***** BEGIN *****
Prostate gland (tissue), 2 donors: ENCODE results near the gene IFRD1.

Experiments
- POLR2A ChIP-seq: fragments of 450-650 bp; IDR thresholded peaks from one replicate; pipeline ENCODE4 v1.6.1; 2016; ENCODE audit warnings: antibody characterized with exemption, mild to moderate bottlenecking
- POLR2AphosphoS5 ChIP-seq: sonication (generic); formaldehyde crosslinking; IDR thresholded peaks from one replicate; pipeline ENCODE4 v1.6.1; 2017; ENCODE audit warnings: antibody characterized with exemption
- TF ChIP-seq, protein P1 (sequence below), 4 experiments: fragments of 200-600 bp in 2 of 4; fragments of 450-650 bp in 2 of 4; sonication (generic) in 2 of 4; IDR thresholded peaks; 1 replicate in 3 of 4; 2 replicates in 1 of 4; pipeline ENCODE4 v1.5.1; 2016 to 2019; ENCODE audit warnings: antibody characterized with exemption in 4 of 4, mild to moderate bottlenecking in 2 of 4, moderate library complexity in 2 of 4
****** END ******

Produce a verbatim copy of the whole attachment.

Prostate gland (tissue), 2 donors: ENCODE results near the gene IFRD1.

Experiments
- POLR2A ChIP-seq: fragments of 450-650 bp; IDR thresholded peaks from one replicate; pipeline ENCODE4 v1.6.1; 2016; ENCODE audit warnings: antibody characterized with exemption, mild to moderate bottlenecking
- POLR2AphosphoS5 ChIP-seq: sonication (generic); formaldehyde crosslinking; IDR thresholded peaks from one replicate; pipeline ENCODE4 v1.6.1; 2017; ENCODE audit warnings: antibody characterized with exemption
- TF ChIP-seq, protein P1 (sequence below), 4 experiments: fragments of 200-600 bp in 2 of 4; fragments of 450-650 bp in 2 of 4; sonication (generic) in 2 of 4; IDR thresholded peaks; 1 replicate in 3 of 4; 2 replicates in 1 of 4; pipeline ENCODE4 v1.5.1; 2016 to 2019; ENCODE audit warnings: antibody characterized with exemption in 4 of 4, mild to moderate bottlenecking in 2 of 4, moderate library complexity in 2 of 4